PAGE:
Cubs no longer anybody’s role model for COVID-19 safety originally appeared on NBC Sports Chicago
Less than a year after the Cubs created one of the safest COVID-19 safe zones in the city, their inner sanctum might be the least safe zone in their own ballpark as capacity limits are extended at Wrigley Field this month and press box protocols are relaxed for vaccinated media.
The Cubs remain one of many teams in the majors with enough vaccine holdouts to fall short of the 85-percent vaccination threshold for “Tier 1” personnel required to relax clubhouse, dugout and off-site safety protocols.
“It’s something that I’m going to continue to be hopeful for,” said manager David Ross, who has been vaccinated. “I don’t know if we’re going to get there. But I keep hoping.”
So much for all that safety-first, one-for-all-and-all-for-one rhetoric — and perfect testing record — in 2020. So much for all those claims of across-the-board buy-in and respect for the dangers of a virus that waylaid their fit, 30-something, professional athlete of a pitching coach for a frightening month last year.
So much for this team’s place as a role model in the game for COVID-19 safety.
About 100 people, including players and coaches, make up the Tier 1 category for each team. The Cubs have more than 50 percent vaccinated, according to sources, but remain stalled below the 85-percent mark despite persistent messaging from the medical staff on the science, safety and value of vaccines — with the “diligent” effort emphasized every time the team returns home from a road trip, Ross said.
The Cubs certainly are not alone among MLB teams failing to reach the mandated threshold for relaxing restrictions.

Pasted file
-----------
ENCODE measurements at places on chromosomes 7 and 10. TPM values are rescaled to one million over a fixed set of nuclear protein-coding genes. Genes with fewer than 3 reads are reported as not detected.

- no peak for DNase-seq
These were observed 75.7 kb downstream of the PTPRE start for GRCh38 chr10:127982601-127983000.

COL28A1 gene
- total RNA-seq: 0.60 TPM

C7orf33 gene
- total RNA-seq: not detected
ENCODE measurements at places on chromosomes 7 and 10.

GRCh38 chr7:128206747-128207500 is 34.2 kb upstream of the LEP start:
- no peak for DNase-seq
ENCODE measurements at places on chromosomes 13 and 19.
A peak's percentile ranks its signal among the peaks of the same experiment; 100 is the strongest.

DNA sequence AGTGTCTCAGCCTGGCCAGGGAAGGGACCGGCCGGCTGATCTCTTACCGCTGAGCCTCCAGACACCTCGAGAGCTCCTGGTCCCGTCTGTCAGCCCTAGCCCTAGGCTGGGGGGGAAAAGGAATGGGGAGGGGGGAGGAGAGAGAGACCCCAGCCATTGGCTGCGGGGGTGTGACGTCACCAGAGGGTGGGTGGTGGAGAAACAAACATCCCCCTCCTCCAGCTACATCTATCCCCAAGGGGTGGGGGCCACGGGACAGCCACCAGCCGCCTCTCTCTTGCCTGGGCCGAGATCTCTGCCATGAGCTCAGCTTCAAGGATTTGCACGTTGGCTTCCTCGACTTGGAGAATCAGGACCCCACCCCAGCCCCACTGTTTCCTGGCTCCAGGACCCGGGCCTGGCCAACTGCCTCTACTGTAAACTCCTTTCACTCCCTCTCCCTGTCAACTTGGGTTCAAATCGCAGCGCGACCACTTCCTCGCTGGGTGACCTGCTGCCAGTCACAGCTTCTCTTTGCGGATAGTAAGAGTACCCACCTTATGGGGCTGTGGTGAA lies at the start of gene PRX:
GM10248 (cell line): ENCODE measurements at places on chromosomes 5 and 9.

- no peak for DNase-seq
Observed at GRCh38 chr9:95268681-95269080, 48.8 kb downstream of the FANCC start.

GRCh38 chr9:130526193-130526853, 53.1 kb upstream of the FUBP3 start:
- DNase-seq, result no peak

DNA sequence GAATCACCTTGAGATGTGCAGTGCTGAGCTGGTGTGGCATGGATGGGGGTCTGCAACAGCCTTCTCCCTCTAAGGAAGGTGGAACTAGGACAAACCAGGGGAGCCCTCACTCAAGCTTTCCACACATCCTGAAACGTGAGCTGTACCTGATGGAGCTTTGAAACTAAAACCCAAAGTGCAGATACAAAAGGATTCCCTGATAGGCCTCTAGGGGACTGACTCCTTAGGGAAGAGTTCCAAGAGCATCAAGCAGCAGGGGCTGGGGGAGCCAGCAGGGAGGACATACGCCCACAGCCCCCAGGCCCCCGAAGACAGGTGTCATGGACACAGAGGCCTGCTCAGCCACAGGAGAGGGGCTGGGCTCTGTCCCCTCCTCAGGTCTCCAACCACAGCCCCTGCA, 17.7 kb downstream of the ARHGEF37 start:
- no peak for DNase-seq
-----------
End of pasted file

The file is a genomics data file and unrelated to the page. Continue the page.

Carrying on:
But they are especially conspicuous because of their pre-vaccine status in 2020 as the only team that did not experience a positive test among players during the three months after teams reconvened for the shortened season.
In particular, the current percentage of players choosing not to be vaccinated flies in the face of last year’s rhetoric from the top of the front office all the way through the manager’s office and the clubhouse about unified respect for the dangers of the virus and the safety of teammates and families.
Asked whether he thinks it’s strange that players aren’t taking the medical advice of team doctors, Ross said, “I think everybody makes their own individual medical decisions themselves.
“So whether that’s strange or not, it’s all around the league,” he added. “It’s all around the world to be honest with you. You have to honor and respect guys’ decisions. And try to give them the reasonings that you feel are important. At the end of the day, it’s up to them. And you hope for the best. And we go from there and try to follow protocols.”
Meanwhile, a team that stood out last year among all 30 teams for all the right reasons is starting to stand out in its own city — its own ballpark — for different reasons.
The latest update on the Cubs’ stagnant vaccination numbers comes the same week that the city and team announced that Wrigley Field’s allowed capacity will increase from 25 percent to 60 percent for the homestand beginning May 28 — and that starting Monday a seating section without safe-distancing restrictions has been set aside for fans who can verify they’re fully vaccinated.
And on Friday MLB sent a memo to all clubs lifting mask requirements and safe-distancing restrictions in press boxes for vaccinated members of the media and some of the teams’ vaccinated staff.
That includes all members of the Chicago chapter of the Baseball Writers Association of America who are dedicated to the Cubs’ beat.
And while the vaccines aren’t guarantees against infection, the percentages and the science are on the side of the vaccines and those who get them.
And that means the safest, healthiest team in baseball in 2020 might soon be less at risk in 2021 from those outside its bubble than from within.
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